New tax law abolishes maintenance deductions – but not for everyone

In a divorce, a spouse or ex-spouse may be legally required to make payments to the other party. Since these payments are often significant payments, determining tax deductions has often been a significant problem for the payer. Prior to the new Tax Cuts and Jobs Act (TCJA), payments that met the tax definition of alimony were always deductible by the payer for federal income tax purposes. And recipients of alimony payments were always required to report the payments as taxable income.

This legacy treatment remains in effect for alimony payments made under divorce settlements prior to 2019. However, things will change dramatically for payments under agreements after 2018. Here is the story.

TCJA eliminates deductions for alimony required in post-2018 divorce settlements

Under the new law, the alimony deduction will no longer apply for payments required under divorce or separation deeds finalized after December 31, 2018. Recipients of affected maintenance payments no longer have to count these as part of their taxable income.

This TCJA treatment of alimony payments applies to payments required under divorce or separation instruments that (1) are executed after December 31, 2018, or (2) are modified after that date, if expressly provided for in the modification that the TCJA treatment of maintenance payments is expressly provided for. The payment rule now applies (non-deductible for the payer and non-taxable income for the recipient).

For people who are required to pay alimony, this change can be costly because the tax savings from being able to deduct alimony payments can be significant.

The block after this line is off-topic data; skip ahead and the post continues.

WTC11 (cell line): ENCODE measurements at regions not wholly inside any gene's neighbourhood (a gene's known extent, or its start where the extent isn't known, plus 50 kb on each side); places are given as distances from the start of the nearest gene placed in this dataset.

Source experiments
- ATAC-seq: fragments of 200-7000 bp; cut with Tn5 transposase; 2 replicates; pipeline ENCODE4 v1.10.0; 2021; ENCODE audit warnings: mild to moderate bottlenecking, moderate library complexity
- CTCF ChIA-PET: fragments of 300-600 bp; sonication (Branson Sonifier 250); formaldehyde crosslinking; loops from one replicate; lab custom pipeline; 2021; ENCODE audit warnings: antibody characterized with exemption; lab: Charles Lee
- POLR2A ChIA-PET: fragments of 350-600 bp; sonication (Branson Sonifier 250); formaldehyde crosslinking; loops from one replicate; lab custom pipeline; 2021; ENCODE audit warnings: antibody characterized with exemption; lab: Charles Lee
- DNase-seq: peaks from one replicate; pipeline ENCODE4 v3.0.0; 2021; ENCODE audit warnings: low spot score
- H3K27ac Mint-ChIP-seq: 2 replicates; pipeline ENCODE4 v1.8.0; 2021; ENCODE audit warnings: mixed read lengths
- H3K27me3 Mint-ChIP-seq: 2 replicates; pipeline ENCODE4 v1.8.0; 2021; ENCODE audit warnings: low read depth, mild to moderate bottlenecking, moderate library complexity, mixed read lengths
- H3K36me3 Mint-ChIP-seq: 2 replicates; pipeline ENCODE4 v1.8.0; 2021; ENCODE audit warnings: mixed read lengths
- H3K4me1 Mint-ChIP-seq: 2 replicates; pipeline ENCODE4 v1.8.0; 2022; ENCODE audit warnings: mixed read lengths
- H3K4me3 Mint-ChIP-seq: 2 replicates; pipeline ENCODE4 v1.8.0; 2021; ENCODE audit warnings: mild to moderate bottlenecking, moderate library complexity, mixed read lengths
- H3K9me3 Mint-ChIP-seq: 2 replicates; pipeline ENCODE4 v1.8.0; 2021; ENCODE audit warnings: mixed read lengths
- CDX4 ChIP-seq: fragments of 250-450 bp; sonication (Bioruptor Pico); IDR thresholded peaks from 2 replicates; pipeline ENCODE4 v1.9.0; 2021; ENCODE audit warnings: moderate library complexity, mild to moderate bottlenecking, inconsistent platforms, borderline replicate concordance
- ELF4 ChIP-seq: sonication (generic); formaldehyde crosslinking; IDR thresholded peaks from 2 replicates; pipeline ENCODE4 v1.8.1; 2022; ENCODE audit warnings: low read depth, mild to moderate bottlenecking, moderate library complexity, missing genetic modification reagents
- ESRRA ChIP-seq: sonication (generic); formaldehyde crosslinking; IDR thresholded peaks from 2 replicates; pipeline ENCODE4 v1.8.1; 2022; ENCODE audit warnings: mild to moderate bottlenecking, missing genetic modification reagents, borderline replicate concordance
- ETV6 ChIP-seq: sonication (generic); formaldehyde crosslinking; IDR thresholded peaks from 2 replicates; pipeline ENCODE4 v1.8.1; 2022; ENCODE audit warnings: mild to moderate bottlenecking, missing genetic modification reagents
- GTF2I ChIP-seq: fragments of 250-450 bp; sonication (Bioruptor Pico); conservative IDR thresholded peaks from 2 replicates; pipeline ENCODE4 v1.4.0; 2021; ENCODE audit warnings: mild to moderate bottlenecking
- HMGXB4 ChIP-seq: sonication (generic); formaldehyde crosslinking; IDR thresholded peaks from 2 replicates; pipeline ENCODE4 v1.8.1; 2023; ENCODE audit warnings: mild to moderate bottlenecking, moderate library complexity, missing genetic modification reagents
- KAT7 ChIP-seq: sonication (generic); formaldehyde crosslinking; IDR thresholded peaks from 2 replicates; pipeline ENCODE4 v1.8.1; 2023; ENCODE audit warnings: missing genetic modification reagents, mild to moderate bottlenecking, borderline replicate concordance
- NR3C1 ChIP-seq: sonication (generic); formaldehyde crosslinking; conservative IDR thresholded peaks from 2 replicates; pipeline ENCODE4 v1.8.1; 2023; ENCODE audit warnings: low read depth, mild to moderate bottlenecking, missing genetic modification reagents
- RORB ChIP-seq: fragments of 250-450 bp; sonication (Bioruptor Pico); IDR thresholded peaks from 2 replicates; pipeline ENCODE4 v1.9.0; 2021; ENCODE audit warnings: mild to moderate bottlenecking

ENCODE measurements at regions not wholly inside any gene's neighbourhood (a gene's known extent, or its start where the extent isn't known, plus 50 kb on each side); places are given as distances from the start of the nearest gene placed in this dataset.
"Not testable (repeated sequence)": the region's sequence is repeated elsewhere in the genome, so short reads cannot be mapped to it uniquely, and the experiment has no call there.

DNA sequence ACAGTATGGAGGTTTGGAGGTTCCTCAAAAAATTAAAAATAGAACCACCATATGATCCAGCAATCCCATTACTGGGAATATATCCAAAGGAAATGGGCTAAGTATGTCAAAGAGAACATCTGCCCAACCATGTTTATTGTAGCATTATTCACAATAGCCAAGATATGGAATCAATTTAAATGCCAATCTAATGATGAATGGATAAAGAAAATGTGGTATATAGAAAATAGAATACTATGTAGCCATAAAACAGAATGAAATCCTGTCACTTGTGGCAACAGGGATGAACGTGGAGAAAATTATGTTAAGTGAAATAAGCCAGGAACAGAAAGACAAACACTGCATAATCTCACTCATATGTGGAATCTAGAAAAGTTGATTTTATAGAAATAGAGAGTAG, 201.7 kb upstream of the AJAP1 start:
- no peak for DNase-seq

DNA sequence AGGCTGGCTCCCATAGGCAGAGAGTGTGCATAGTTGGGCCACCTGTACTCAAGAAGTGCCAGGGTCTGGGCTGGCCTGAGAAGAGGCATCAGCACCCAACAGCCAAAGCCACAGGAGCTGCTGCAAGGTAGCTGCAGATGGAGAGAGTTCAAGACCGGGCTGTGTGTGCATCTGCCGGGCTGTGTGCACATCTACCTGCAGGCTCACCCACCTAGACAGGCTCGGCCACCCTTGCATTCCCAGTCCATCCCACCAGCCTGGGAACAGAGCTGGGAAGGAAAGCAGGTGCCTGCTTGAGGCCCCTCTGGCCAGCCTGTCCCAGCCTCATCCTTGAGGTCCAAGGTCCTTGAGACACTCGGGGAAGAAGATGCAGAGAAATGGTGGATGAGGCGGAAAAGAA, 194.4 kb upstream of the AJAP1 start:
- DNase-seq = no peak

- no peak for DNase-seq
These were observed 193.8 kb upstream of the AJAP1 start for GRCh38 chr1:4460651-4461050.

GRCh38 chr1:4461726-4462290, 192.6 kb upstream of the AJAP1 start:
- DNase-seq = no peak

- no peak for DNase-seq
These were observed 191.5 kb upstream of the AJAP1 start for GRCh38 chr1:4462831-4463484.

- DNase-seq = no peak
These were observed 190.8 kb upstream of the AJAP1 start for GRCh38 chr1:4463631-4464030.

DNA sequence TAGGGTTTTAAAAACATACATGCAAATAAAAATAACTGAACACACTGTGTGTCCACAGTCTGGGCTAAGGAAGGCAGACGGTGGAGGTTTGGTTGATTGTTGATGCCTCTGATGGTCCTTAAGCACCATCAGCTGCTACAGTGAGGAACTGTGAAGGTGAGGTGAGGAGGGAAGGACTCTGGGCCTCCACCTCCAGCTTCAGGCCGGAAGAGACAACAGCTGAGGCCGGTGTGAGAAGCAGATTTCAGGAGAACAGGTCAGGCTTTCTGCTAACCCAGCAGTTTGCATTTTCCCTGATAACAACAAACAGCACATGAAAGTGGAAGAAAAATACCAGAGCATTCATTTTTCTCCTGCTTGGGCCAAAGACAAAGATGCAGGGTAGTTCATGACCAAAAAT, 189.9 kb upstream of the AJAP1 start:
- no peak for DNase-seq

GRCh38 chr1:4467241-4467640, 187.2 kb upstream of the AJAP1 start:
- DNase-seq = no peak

No change in tax treatment of payments required in divorce settlements before 2019 (Business as Usual)

There is no change in the federal income tax treatment of divorce-related payments required in divorce settlements entered into before 2019. However, for these payments to be considered deductible alimony, payers must still comply with the time-honored list of specific tax returns. legal requirements. If these requirements are met, alimony payments can be written off above the line on the payor's federal income tax return. This means that the payer does not have to provide any itemized information to benefit from the deduction. Payees must include alimony payments required under divorce agreements entered into before 2019 in their taxable income. This is a continuation of normal business operations.

When payments do not meet the tax law definition of support, they are generally treated as either child support payments or marital property division payments. Such payments constitute non-deductible personal expenses for the payer and tax-free money for the recipient.

Requirements for deductible maintenance

Whether or not payments required in divorce settlements prior to 2019 qualify as tax-deductible support will be determined solely by applying the applicable language in our popular Internal Revenue Code and related regulations. In general, it does not matter what is written in the divorce decree and what the divorcing couple may intend. In order for a particular payment requested in a pre-2019 divorce settlement to be considered deductible alimony, all of the following requirements must be met.

1. Request a written document